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Take Back the Night

Students march along Court Street with a

 

Save the Date: April 4-5, 2018

Take Back the Night is an annual event to “take back the night” from sexual and domestic violence. Everyone, regardless of gender identity, is encouraged to participate in these series of events that focus on survivor experiences.

April 4th, 3:30PM-7:15PM - Please join us for a series of co-occurring workshops as a formal educational complement to the march on April 5th. For details of the program for the day, please click here. All workshops will occur in Baker Center at Ohio University in the 2nd floor conference rooms (Baker 237, 239, 230, and 233). Workshop topics include "Know Your Movement: History of Take Back the Night", "Privilege and Oppression: Contributing Factors to Sexual Violence", "Identifying Rape Culture & How to Respond", "#MeToo and Women of Color who Paved the Way", "Helping Friends, Family, and Neighbors: What to do if you suspect", "Talking with Children about Bodies and Boundaries", and a panel of survivors on the "Diversity of Survivor Experiences."
 

Photo of Tim MousseauApril 4th, 7:30PM, Walter Rotunda - Please join us for Tim Mousseau's keynote entitled “Retaking Our Story: Reframing the Sexual Assault Conversation.” 

It only took one letter to redefine Tim’s life forever. With a photograph and a few accompanying words, Tim was faced with the evidence of an experience he had no memory of – he discovered he was a victim of sexual assault. Not only did he have to come to grips with this new reality, but he also had to face the nightmare of being stalked and blackmailed. The next two years of his life were a struggle of mixed emotions and coping mechanisms, but over time he came to realize something—this was his story to tell, and by telling it, he could take ownership of it.

In this keynote, Tim leads a deep and vulnerable conversation on the delicate topic of sexual assault drawing from his experiences and countless interactions with others in support groups. Why is an underlying culture of shame implicit, and how can it be stopped?
 

April 4th: After the Keynote* - The annual name burning ceremony for survivors will be held after the keynote speaker. For location, please contact: survivor.advocacy@ohio.edu

April 5th, 6:30PM-9:00PM, beginning in Baker Ballroom* - Join us for the annual march in Athens to end sexual and domestic violence. The tentative schedule includes:

6:30PM: Resource Tables and viewing of art displays (including submissions to The Monument Quilt)

7:00PM: Survivor Speakers and Allies. Speakers include:

  • Ebonee Hayward (student in Heritage College of Osteopathic Medicine)
  • Lee Spellman (MA Candidate in English)
  • Pastor MarQuelle Phillips (survivor of date rape, physical and mental abuse, neglect, generational poverty, foster care, and group homes)
  • Kim Castor (Director, Survivor Advocacy Program)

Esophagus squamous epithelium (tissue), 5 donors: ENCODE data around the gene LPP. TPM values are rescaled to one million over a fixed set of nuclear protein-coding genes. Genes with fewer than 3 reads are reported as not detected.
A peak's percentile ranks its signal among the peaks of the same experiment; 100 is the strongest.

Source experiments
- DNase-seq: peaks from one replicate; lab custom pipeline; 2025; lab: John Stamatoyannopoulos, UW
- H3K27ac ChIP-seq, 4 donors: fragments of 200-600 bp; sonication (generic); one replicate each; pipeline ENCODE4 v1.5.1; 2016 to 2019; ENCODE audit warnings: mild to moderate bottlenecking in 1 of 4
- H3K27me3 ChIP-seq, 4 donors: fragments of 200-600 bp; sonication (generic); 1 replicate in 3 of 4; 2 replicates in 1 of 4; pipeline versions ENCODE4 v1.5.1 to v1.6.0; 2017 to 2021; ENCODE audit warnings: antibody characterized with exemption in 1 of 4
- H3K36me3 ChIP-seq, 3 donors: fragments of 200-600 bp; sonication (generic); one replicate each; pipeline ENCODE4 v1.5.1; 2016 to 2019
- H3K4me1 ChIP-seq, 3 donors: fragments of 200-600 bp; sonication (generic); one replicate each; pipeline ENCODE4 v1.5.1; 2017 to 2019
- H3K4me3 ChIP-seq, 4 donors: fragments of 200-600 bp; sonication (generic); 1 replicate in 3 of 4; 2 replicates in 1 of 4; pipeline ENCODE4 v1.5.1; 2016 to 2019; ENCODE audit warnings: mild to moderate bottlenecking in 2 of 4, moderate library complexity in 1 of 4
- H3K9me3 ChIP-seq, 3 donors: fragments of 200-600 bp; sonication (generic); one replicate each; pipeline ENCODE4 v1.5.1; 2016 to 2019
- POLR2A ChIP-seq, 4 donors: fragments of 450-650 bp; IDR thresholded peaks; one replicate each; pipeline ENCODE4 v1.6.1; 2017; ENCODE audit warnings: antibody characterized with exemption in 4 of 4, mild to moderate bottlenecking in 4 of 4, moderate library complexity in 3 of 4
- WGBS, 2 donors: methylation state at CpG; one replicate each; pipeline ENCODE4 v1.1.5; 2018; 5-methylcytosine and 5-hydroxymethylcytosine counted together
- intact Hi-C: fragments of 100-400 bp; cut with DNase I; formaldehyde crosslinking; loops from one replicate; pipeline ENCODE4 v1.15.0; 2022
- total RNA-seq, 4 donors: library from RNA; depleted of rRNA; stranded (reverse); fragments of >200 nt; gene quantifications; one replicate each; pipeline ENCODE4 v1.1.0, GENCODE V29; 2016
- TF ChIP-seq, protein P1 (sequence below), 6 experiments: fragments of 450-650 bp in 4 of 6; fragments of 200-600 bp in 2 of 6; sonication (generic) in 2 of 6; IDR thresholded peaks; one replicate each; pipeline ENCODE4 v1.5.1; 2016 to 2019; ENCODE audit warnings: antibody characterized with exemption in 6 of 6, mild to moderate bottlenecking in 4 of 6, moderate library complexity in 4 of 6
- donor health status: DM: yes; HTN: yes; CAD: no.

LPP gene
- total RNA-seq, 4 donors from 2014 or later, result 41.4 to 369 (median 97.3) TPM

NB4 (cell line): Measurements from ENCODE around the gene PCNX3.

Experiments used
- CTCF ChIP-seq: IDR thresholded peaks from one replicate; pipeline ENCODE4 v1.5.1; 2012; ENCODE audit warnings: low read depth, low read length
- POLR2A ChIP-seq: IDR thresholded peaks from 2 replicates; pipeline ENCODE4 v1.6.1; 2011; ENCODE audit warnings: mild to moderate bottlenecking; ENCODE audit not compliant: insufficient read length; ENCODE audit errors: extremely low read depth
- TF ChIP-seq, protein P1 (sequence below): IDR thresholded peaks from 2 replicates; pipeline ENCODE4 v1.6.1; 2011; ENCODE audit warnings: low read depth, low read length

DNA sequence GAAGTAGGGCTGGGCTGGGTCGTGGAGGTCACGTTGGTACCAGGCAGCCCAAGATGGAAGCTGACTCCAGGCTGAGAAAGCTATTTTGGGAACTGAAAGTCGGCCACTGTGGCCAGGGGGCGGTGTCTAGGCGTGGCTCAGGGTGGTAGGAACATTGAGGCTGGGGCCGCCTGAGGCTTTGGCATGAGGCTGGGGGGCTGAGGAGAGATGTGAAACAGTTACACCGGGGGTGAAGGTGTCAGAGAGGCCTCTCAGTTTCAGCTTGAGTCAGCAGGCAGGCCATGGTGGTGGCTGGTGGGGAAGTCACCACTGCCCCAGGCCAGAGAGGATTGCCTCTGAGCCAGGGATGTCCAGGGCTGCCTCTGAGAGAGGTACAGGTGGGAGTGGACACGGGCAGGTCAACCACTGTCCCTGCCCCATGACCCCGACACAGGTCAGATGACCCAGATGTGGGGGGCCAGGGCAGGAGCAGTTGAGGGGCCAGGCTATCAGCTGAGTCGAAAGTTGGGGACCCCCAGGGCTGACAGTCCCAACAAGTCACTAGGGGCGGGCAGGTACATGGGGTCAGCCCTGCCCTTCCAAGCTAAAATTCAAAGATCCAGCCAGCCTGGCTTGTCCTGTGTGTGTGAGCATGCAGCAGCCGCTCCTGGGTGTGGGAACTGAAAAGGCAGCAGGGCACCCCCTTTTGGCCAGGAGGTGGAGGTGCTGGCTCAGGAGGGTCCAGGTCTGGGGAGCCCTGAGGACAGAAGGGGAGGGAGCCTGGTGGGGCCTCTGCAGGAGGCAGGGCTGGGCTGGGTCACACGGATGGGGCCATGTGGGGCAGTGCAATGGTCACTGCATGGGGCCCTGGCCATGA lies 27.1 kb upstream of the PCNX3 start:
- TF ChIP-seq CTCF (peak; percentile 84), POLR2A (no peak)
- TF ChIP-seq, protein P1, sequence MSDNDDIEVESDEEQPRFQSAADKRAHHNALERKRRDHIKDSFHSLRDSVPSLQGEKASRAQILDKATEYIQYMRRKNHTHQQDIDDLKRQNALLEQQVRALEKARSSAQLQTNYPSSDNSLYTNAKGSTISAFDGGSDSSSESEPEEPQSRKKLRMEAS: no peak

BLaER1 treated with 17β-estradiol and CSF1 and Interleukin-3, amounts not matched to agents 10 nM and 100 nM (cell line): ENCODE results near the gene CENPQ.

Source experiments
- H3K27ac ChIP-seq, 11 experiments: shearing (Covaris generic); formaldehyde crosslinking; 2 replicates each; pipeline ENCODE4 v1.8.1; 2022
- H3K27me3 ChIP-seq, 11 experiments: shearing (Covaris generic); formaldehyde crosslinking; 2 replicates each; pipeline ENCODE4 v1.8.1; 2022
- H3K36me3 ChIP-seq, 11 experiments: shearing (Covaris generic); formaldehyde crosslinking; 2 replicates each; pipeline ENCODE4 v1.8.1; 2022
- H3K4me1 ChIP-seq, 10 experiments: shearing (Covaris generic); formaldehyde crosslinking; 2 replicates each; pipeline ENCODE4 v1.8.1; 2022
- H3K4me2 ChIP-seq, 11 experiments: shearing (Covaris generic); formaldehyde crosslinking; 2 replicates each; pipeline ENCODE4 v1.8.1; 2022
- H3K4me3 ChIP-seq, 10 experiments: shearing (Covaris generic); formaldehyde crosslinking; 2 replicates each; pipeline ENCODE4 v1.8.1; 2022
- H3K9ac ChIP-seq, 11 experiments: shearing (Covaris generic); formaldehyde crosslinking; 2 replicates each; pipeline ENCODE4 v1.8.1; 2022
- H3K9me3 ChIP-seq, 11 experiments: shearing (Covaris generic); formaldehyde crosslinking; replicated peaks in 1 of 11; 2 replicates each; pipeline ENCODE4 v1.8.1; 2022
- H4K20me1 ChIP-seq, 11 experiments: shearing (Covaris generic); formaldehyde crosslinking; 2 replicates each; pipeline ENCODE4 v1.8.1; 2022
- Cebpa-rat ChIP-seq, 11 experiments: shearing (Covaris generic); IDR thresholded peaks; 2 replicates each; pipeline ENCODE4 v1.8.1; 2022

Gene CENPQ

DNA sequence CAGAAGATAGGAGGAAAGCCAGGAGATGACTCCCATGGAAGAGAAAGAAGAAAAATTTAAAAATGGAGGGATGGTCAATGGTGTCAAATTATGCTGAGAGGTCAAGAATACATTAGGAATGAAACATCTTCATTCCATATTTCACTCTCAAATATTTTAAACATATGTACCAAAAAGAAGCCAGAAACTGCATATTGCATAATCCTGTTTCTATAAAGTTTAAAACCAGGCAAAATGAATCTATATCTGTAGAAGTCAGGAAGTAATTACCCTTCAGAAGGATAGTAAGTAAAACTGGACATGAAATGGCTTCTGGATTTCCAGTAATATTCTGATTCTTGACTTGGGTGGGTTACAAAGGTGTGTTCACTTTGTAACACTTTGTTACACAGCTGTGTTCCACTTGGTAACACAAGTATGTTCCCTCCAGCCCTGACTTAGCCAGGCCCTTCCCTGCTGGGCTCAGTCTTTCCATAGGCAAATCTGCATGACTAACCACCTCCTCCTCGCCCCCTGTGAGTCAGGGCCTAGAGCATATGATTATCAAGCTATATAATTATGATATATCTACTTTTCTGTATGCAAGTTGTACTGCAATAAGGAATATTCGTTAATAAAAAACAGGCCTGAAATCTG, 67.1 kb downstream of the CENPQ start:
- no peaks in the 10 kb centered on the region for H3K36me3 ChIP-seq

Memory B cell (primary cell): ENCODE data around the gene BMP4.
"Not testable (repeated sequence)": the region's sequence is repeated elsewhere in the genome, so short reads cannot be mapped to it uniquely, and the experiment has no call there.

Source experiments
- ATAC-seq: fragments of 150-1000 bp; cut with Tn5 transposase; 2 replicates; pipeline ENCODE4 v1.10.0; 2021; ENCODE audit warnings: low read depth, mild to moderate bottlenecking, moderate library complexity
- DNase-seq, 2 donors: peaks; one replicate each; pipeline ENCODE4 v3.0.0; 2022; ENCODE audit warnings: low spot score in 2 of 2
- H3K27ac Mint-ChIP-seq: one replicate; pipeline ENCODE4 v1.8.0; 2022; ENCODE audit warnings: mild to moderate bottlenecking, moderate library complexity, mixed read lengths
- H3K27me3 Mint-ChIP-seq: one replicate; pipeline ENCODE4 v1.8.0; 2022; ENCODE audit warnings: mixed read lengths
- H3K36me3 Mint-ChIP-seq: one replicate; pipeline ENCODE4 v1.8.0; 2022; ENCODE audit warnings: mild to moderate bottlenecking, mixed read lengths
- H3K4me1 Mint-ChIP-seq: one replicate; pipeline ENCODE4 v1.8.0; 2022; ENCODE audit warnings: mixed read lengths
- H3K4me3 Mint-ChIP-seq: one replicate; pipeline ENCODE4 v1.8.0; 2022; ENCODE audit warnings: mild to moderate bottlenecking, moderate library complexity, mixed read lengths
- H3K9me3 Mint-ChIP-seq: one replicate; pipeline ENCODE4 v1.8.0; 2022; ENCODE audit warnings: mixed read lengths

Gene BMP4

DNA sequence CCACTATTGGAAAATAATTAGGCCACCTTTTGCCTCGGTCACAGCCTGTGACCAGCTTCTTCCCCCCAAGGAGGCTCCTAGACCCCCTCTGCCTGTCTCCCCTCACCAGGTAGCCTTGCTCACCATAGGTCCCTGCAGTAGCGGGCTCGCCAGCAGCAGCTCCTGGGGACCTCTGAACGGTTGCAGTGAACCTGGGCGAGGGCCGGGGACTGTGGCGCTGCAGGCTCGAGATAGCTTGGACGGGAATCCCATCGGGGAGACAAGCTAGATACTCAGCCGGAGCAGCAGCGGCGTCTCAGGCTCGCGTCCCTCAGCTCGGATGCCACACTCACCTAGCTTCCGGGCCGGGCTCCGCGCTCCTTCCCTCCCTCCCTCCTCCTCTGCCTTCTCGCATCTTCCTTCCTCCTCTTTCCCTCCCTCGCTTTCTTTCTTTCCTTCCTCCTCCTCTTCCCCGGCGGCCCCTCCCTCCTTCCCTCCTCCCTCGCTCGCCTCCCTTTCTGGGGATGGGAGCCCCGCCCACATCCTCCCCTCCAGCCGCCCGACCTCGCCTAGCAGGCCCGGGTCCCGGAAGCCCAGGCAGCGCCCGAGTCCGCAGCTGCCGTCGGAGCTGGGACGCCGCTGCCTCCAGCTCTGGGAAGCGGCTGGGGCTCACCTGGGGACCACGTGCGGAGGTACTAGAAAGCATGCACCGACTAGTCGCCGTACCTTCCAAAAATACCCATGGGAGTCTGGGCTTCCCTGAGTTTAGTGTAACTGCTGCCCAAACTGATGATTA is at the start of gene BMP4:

• Becky Filar (Director of Community Justice, Athens County Prosecutor's Office)
  • Habiba Mohamed (Graduate student in Communication and Development)
  • Tim Mousseau
  • Undergraduate survivor of sexual assault

 

8:00PM: March begins from Baker Center Ballroom

*This program has received an exemption from mandated reporting in order to allow for full-campus participation by all members of the campus community. Disclosures of incidents of sexual misconduct at this specified event will not be considered notice to Ohio University.
  

 

People gather to view the Monument Quilt in Peden StadiumSexual Violence Prevention

 

Throughout the year, staff at the Women's Center works with colleagues, students, and community members on issues of sexual violence prevention. Events to date have included a viewing of The Monument Quilt that filled Peden Stadium, film showings that deal with sexual violence in a multitude of ways (such as the documentary The Trials of Springwhich showed how sexual violence is used to silence women as political dissenters, or Pens to Pictures' short film on incest and sexual abuse entitled The Devastating Game), and presentations that help us understand sexual violence and/or prevention efforts (such as The Handmaid's Tale or healthy masculinity). We also work to provide programs that improve self-confidence and leadership in women as part of a broader culture change about women's roles in society. In short, we host a number of events that address sexual violence and are created to support survivors. We encourage you to attend events throughout the year, listed on our calendar page, in addition to joining us for Take Back the Night. It is all of our responsibilities to end sexual violence, every day of the year. 

Women's Center staff is required by law to report cases of sexual assault, sexual misconduct, and domestic violence to the Office of Equity and Civil Rights Compliance. This applies to all of our events as well, unless it is specifically noted that an event or program has received a mandatory reporting exemption. Information about reporting is available through the ECRC website. They also provide information about confidential resources.

 

 

 

Departmental Social Media

College of Arts & Sciences